TDA board on track, confident in director
By Dori Pope • Guest columnist
I recently had the honor and exciting challenge of being voted the Chair of the Haywood County Tourism Development Authority. As the new chair, I should share current business and future goals of the HCTDA with the citizens of Haywood County.
First, let me state that tourism in Haywood County is up. In 2003, county tourism revenues were $95.93 million and in 2004, county tourism revenues were $98.13 million. Travel generated $22.68 million in payroll in 2004 and more than 1,400 jobs in Haywood County were directly attributable to travel and tourism. State and local tax revenues from travel to Haywood County amounted to $9.64 million. This represents a $171 tax saving to each county resident.
One of our goals at the TDA is to make sure that when people decide to travel that they choose Haywood County as a must see destination. The TDA Board has been working hard with our ad agency, The Tombras Group, and has recently put together the new Vacation Guide, which is mailed out to anyone inquiring about Haywood County. This magazine represents all activities, events, and festivals held in the County. It also lists every taxpaying accommodation, including their amenities, telephone and address.
The Tombras Group and the TDA Board have also been working on “branding” for the county. A brand is a name, term, sign, symbol, or design, or a combination intended to develop a unique perception in the mind of consumers to distinguish Haywood County from other destinations. With ever changing trends, the TDA must stay abreast of the market so that we may seek out the appropriate travel sector.
The TDA just recently approved a Conversion Study to determine how many people who inquired about Haywood County actually came to Haywood County. The results were much better than we expected. The study showed that 50 percent of the people who requested information actually traveled to Haywood County. That is an extremely excellent conversion rate, as most counties are only at 30 to 40 percent.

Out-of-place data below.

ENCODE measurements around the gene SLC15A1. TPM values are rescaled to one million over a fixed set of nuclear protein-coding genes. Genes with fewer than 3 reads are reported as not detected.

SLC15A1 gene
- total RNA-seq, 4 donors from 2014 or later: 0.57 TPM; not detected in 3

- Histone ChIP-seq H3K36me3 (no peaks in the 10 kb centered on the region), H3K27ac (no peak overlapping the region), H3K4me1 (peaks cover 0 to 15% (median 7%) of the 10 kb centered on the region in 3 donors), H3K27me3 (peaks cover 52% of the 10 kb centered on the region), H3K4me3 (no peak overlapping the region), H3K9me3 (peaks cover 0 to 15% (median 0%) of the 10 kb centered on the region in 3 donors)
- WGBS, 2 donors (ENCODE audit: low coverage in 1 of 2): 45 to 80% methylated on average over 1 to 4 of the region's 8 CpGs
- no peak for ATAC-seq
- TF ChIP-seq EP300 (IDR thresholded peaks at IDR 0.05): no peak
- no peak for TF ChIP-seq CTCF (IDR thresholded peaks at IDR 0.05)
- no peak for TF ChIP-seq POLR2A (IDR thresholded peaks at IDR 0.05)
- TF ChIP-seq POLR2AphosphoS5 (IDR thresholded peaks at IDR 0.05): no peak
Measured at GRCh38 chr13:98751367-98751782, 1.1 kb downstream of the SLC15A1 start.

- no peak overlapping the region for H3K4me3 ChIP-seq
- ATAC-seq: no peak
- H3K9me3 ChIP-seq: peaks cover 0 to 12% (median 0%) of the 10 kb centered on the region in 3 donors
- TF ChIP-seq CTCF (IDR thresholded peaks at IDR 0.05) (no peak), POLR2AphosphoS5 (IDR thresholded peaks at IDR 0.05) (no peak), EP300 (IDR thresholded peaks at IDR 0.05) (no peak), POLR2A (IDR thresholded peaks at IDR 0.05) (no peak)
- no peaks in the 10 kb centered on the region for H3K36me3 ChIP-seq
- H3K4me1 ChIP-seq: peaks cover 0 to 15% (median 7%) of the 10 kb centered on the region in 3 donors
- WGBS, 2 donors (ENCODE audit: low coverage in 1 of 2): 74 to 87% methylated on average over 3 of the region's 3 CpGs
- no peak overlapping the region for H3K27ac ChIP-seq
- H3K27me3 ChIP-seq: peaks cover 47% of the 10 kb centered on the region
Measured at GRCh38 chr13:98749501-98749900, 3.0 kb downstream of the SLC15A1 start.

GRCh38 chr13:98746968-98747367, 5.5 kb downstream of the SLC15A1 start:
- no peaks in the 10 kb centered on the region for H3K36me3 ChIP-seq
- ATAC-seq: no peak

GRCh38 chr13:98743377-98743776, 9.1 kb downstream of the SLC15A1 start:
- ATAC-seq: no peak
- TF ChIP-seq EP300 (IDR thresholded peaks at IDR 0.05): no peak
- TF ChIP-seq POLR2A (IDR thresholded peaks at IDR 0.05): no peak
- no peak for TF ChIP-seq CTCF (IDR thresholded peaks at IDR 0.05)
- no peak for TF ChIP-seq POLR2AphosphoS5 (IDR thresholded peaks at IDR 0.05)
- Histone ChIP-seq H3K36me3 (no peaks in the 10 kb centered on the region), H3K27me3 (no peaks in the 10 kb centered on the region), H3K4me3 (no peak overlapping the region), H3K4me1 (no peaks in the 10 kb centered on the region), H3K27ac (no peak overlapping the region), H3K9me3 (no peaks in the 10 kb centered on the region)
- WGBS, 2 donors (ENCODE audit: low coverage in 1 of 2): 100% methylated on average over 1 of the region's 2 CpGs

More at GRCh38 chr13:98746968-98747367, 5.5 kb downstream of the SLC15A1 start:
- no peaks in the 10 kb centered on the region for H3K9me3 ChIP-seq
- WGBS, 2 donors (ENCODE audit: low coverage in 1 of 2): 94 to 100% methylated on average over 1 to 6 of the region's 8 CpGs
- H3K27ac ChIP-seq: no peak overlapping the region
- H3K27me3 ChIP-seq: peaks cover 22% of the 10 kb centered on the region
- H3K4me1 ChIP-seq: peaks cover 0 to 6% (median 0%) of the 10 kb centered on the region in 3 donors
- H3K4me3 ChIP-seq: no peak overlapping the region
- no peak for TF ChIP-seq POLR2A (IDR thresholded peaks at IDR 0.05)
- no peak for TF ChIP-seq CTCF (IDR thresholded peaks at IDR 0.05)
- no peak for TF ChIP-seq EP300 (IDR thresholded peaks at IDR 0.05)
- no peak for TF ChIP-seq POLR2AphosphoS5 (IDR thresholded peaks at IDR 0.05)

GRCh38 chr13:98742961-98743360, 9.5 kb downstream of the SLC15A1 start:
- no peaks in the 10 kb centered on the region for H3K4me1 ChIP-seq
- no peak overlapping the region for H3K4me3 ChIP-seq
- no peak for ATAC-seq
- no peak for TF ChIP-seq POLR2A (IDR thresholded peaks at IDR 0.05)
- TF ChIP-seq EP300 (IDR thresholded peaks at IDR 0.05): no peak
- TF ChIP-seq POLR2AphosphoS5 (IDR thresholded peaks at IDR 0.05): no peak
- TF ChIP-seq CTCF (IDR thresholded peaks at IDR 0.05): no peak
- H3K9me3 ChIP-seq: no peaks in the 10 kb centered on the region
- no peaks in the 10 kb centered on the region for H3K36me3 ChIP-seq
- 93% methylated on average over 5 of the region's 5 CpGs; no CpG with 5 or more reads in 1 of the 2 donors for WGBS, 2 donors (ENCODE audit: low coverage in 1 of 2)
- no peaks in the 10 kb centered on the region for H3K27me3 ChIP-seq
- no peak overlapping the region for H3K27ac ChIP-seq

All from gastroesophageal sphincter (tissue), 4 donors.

Although the TDA has had a marketing plan in place since 1996, we have just recently drafted our 2006-07 Marketing Communications Plan. This is an exciting plan put together by The Tombras Group taking a look at what Haywood County has to offer and how to market these attributes. The board will be meeting the middle of this month with Tombras for a marketing workshop to finalize the plan.
Haywood is a diverse county. Waynesville is different from Maggie Valley, Maggie Valley is different from Canton, and each has its own set of unique qualities. Now that the TDA has done away with corridor funding, I see a whole new cooperation between the two chambers of commerce. It is the job of the TDA to bring tourism to the county, and it is the job of the chambers to assist them while they are here. It is also the responsibility of the chambers to let tourists know of any festivals or events scheduled so that they may enjoy themselves enough to stay an additional night.
I feel that I would be remiss not to address the recent controversy surrounding one of our board members. I want to state unequivocally that the board is certain that our director has done absolutely nothing illegal. I recently talked with Julie Davis, Haywood County finance director, and Julie tells me that our director’s paperwork is always impeccable. Dixon-Hughes PLLC performed our 2005 audit and states also that the paperwork is in order and the audit was clean. On Jan. 26, the TDA Board voted to accept the independent audit performed by Dixon-Hughes. The Haywood County finance office and the Local Government Commission have also accepted this audit. And, I want to be perfectly clear when I say that this board will not vote for another independent audit and waste the taxpayers’ money to search for a smoking gun that simply does not exist.
In closing, it is my personal goal to get this board back on track to take care of what we have all volunteered to do, and that is to promote tourism for this beautiful county.